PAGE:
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<== Date ==> <== Thread ==>

Subject: pushing alarms from epics at dzero
From: Geoff Savage <savage@fnal.gov>
To: tech-talk@aps.anl.gov
Cc: Geoff Savage <savage@fnal.gov>
Date: Mon, 17 Apr 2006 11:27:26 -0500
Hi,

There have been a number of emails over the last few months discussing pushing alarms from EPICS along with the DZero implementation ("hack"?) to push alarms from EPICS IOCs to a central server running on a Linux host computer. This has also been referred to as opt-out alarms from EPICS. Our implementation uses a hook in IOC core. The hook is a function written by me that gets called every time a record is processed and starts the push process. We added our hook to the end of recGblResetAlarms(). recGblResetAlarms () is called from monitor(), the second to last function called in a records' process function. The last function called, recGblFwdLink, processes the forward scan if specified.

There was a discussion of redefining recGblSetSevr to send alarms so that no hook was needed. Currently recGblSetSevr sets a records' status and severity and stores the first alarm condition with the highest severity. If an alarm was pushed out each time recGblSetSevr is called you could end up with multiple alarms from the same record. We did not want multiple alarms from the same record. Our goal was to report the alarm condition for a record as determined by EPICS.

The consequence of not having a standard hook (see initHooks as an example) is that each version of EPICS base that we use requires me to modify EPICS base to include the hook. We are in favor of permanently adding a hook in base to push out alarms. If it would help I am willing to present our implementation during the EPICS collaboration meeting in June and I'm willing to attend any sessions of a SIG working on this issue.

I have purposefully not commented on any other aspects of opt-out alarm handling here. Instead I have included a brief description of the Significant Event System which has been in use at DZero for the last four years at the end of this email.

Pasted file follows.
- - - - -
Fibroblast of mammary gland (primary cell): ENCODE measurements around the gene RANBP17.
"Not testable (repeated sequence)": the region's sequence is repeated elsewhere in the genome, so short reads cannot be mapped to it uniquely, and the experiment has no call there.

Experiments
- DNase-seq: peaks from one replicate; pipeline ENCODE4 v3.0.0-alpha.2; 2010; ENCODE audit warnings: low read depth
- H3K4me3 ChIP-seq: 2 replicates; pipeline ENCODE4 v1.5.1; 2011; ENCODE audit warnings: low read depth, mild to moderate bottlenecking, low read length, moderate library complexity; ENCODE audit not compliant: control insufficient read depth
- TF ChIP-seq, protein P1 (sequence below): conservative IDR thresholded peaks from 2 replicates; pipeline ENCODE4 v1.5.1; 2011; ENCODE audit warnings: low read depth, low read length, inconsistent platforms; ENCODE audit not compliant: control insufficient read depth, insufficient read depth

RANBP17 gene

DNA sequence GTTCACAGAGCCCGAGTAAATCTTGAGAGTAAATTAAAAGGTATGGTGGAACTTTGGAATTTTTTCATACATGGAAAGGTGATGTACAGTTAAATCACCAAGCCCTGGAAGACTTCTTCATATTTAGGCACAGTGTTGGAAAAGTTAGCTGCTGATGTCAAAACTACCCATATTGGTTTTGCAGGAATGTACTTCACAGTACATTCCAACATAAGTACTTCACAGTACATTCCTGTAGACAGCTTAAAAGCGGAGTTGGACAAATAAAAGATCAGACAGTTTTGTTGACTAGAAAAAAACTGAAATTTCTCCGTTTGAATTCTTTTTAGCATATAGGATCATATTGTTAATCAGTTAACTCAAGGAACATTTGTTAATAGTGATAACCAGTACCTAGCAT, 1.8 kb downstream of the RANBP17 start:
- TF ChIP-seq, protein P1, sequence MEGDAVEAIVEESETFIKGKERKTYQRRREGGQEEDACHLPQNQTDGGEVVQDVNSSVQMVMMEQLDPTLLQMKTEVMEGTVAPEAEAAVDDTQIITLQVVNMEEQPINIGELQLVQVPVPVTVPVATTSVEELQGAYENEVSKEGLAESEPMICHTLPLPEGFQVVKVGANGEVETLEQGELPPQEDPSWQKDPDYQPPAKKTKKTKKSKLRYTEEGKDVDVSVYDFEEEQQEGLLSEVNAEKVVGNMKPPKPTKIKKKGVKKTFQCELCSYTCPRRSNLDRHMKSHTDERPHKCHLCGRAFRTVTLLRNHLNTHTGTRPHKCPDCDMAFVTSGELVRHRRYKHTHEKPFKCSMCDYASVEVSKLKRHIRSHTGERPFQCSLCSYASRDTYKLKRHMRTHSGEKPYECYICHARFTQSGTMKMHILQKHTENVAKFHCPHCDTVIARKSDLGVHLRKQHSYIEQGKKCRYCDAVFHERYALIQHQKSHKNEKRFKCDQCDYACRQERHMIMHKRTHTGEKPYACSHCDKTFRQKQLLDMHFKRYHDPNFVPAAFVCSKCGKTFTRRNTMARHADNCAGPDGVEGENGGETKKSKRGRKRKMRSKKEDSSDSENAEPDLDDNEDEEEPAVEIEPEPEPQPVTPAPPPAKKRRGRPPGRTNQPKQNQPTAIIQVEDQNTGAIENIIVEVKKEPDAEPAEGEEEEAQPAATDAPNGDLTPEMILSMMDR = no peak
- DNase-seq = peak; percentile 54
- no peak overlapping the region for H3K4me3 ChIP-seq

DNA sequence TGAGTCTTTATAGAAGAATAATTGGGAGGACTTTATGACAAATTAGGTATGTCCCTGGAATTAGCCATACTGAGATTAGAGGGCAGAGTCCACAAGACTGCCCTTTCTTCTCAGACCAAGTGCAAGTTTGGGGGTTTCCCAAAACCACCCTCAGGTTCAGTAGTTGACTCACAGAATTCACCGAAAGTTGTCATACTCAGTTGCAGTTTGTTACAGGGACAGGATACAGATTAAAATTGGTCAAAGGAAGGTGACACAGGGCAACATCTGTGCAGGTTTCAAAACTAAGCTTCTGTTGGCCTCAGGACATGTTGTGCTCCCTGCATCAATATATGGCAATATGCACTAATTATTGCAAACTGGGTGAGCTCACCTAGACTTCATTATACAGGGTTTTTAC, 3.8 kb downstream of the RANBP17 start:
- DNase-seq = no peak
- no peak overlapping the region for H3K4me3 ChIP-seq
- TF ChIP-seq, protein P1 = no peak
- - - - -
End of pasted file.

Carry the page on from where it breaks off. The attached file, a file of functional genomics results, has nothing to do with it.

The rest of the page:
Your friendly neighborhood hacker, Geoff


Brief description of the Significant Event System :


EPICS provides tools for handling alarms generated from PVs, including an operator alarm display. However, alarms from slow controls are not the only,neither the only nor, necessarily, the most important events in the DZero data acquisition system (DAQ). To process events from all DAQ sources, of which slow controls is but one source, we have developed a separate facility, the Significant Event System (SES) [3][44], to collect and distribute all changes of state of the detector and the data acquisition system. The SES has a central server that collects event messages from sender clients and filters them, via a Boolean expression, for receiving clients. Sender clients, which include the IOCs, connect to the server via ITC, a locally developed, inter-task communication package based upon TCP/IP sockets. A; and all state changes on those clients, including alarm transitions, are sent to the server. server. The client-server model has advantages over the EPICS alarm facility, wherein which the operator display explicitly connects to each PV. There is no need to construct extensive configuration files for the hundreds of thousands of PVs in the slow controls system and the savings in connect time at startup can be significant.

The alarm class of SES messages receives special handling in the server. The SES server maintains the current alarm state of the entire detector so that receiving clients are able to obtain the current state when they first connect to the server. In addition to specialized receiving clients that may connect to the server, there are three standard clients: the SES logger, the SES alarm display, and the SES alarm watcher. The logger has a pass-all filter so that it receives all SES messages sent to the server and writes the messages received to a disk file. The current state of the detector stored in the server is relayed to users through the alarm display. There is a global configuration for the alarm display and the ability to specialise the configuration for the purposes of individual sub- detectors. For alarms that compromise data quality the alarm watcher will automatically pause the current run.

In addition to its monitoring and logging functions, the SES system provides the means for distributing synchronizing messages to other components of the online software system. For example, global control of the high-voltage system is accomplished by having the individual detector high-voltage programs connect to the SES server for messages that signal changes in the run state of the data acquisition system.
Software tools have been developed for mining data from the SES log files. Hardware experts review the log files to understand which hardware devices are unstable and . cCollaborators performing data analysis can insure the event they are examining is real and not caused by a fault in the detector.


The SES server and most of the receiving clients have been coded in the Python scripting language, while many of the sending clients are coded in C or C++. We anticipate that, for efficiency considerations, the server may require recoding in C++ at some later stage in the development cycle. API’s for SES clients are available in all three languages.



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